“The significant problems we face cannot be solved at the same level of thinking we were at when we created them.” (Albert Einstein, who else?)
There are times when small problems grow larger than our capacity to solve them, at least at our current level of thinking.
I believe we are at one of those times. Over the last five weeks, I’ve offered commentary on major workforce and cultural trends. (See them at http://amdurcoaching.com/career-coach.) Today I conclude this series with a firmly held belief in a trend which this country must develop as forcefully and firmly as possible, for the long – very long – term, in order to solve a large – very large – problem.
That trend would be a four-way partnership which, in my view, is the only way to meet the demands of the 21st century workplace with an abundant supply of highly-skilled, broadly-educated workers, thereby (a) regaining the edge in global competitiveness and (b) ensuring that the core pillar of the American dream – each generation doing better than its predecessor – will continue to stand.
The four partners in this effort must be: the employer, higher education, government, and the individual. To understand and accept this premise, please look at the problem.
First, although the American job market is in considerably better condition than it was six years ago when the great recession began – and the improvement, which began at the end of 2009, is sustaining – it will be several years before we’ll shake off all the effects. One of those lingering effects is what’s called the skills gap, an understandable but inexcusable phenomenon where, with nearly 12 million unemployed people, there still are nearly four million open jobs which employers are not filling because they cannot find workers with the right skills. Were those four million candidates sufficiently skilled – and hired – the unemployment rate would drop from 7.6 to 5.0 percent in one day.
Second, the US continues to slip further down the global ranking of the world's most competitive economies, according to the World Economic Forum (WEF), falling from 5th to 7th this year, our fourth consecutive year of decline (we were first in 2008-09). One reason? We rank 22nd in high school graduation rates and 16th in college completion (and they’re slipping, too).
Without all-inclusive, sweeping action to reverse this slippage, the downward spiral will continue: fewer jobs filled, more long-term unemployment, less purchasing power, fewer goods sold by US companies, less money for education – and then the whole thing cycles again and again.
On the other hand, the four partners, firmly committed to the highest mutual goals, can make the change, but only if all assume their responsibilities.
First, employers should recognize the out-of-date set of skills in our workplace and accept that a whole flock of perfectly skilled workers is not liable to show up out of the blue anytime soon. Yet employers have cut back or cut off any long-term training programs. Those who say that it’s the private sector that creates jobs, then, are overlooking the private sector’s new responsibility: to help build an up-to-date workforce. Employers must invest more in long-term, high-level training.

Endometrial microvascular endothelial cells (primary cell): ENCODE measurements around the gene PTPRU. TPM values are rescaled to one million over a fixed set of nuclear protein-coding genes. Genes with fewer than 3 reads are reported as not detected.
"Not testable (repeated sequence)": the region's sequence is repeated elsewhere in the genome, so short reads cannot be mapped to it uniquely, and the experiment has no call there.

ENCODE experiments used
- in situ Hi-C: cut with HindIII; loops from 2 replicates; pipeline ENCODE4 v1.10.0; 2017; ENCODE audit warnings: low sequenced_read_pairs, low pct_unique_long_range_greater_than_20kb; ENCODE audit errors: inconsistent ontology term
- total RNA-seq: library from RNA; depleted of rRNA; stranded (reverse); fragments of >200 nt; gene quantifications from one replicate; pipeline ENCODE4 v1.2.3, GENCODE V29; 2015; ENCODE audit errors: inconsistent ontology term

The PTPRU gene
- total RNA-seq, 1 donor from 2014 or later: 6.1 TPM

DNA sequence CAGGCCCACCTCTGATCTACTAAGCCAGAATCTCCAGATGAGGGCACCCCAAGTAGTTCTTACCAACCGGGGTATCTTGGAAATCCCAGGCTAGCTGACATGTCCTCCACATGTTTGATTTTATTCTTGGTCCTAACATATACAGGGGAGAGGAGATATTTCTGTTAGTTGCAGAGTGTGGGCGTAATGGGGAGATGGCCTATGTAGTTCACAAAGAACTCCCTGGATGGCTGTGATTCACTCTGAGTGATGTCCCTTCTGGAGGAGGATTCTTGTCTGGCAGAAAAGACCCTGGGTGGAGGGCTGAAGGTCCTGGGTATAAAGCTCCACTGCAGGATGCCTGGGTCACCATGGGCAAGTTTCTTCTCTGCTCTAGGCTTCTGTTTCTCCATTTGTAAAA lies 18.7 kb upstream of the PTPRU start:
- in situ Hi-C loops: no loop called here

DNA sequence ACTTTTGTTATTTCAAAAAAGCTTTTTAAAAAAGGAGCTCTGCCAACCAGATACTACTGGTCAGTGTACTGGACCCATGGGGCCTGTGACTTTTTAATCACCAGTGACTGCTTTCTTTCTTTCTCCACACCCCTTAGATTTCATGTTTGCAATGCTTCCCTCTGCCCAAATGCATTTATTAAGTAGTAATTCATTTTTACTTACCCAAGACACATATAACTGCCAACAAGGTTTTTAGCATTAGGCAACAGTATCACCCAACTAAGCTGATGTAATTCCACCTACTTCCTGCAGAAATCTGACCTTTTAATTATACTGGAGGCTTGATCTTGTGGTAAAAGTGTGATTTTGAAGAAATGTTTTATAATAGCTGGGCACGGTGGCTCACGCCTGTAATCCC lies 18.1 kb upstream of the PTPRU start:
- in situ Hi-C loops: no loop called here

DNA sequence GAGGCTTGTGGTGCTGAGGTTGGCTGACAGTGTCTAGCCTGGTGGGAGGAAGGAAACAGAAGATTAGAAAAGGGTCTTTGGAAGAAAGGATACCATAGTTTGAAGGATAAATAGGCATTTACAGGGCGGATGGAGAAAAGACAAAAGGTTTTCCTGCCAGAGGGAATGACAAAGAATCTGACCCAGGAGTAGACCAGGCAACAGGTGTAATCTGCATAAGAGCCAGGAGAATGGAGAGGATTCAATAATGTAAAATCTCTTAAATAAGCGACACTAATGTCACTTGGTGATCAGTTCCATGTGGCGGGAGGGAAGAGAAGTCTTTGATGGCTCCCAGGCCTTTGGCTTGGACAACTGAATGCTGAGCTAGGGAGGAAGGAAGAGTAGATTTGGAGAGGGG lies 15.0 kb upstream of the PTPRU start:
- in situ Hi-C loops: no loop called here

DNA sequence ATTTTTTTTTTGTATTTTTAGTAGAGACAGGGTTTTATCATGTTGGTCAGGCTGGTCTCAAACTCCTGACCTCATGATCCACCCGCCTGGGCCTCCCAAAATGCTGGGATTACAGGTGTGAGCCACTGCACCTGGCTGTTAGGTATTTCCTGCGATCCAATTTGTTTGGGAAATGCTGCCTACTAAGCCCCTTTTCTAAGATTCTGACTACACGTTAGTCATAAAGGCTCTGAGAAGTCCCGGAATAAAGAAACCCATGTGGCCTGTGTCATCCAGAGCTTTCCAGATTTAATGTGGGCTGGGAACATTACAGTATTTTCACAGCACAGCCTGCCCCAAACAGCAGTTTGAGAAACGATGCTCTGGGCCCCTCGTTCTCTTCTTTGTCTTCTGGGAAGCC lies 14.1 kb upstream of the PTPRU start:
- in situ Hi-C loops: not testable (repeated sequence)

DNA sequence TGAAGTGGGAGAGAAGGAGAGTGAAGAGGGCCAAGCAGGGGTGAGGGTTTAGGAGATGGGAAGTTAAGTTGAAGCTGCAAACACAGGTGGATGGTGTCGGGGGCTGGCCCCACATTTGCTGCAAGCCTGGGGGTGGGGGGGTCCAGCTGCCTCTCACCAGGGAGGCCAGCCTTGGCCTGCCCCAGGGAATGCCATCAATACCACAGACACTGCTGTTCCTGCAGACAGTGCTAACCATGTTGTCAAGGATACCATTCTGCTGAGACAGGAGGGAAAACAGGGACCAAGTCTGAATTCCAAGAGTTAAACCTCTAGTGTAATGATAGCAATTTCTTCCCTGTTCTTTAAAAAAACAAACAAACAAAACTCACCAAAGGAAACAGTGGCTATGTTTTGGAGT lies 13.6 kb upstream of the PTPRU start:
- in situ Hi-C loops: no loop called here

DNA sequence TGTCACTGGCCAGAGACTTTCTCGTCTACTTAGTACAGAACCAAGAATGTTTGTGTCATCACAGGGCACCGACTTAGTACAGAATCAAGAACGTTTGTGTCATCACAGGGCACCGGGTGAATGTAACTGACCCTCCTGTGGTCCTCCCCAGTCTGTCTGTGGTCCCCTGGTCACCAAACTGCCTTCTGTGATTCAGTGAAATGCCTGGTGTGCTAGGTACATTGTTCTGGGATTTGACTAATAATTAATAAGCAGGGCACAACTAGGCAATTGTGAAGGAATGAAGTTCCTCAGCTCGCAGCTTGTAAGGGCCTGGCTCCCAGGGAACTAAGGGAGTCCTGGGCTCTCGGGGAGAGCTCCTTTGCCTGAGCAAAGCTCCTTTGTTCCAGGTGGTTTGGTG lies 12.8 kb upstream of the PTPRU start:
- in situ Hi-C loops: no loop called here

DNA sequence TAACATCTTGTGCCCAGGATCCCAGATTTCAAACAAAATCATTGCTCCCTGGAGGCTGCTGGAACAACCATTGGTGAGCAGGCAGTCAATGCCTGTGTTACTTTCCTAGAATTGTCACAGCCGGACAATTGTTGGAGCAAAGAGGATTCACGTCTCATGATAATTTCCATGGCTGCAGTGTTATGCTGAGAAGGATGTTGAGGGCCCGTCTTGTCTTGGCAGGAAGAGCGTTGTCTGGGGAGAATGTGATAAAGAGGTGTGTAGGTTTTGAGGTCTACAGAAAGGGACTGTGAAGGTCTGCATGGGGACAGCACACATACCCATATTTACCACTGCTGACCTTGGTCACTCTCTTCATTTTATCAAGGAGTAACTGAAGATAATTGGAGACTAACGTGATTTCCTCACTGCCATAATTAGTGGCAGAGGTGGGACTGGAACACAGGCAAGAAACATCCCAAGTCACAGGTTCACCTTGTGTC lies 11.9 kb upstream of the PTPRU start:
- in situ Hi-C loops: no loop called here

Second, the education system, both secondary and higher, must realize that it has not adequately prepared a nation of students for the competitive global markets of the present, let alone the future. Community colleges have made strides and some four-year colleges are doing so, but so much more has to be done. The tricky balancing act, though, is to rearrange curricular standards to make two accommodations at the same time: increase specific technical skills – STEM: science, technology, engineering, math – while developing a broader approach to the arts and letters, yes, liberal arts. Among the most oft-cited skills deficits are communication (notably, writing), critical thinking, decision making, and problem solving.
Third, the government must intercede. This is a national issue, (even a national security issue, if you think about it), and if the private sector is stubbornly refusing to do what this nation critically needs – train its workforce – then who will? Someone has to promote the common good – and the government, which in the last five years has begun to step up – is the one to do it. High on the WEF’s global competitiveness chart are countries where the government plays an active role (not big, not small, but active). Yet here, sadly, public funding for education is down in 48 states.
And fourth, the individual. Once we’re done laying blame on the other three players, it’s time for each individual to take charge, make plans, and then execute. Given the current state of affairs, the only one who can take the first step and do something about this right now is the one to whom this means the most: the job seeker.
History is the story of decisions. There is in front of us the need to make one of the most profound decisions in our history. Other countries have made that decision and are proving they were right.
It is now time for our decision – at a higher level of thinking.
[There. For six weeks I have spoken my piece as a commentator, for what it’s worth. Next week it’s back to coaching.]
Career Coach Eli Amdur conducts workshops and one-on-one coaching in Job Search, Career Planning, Resumes, and Interviewing. Reach him at firstname.lastname@example.org or 201-357-5844. Please visit www.amdurcoaching.com and "like" him at www.facebook.com/AmdurCoaching.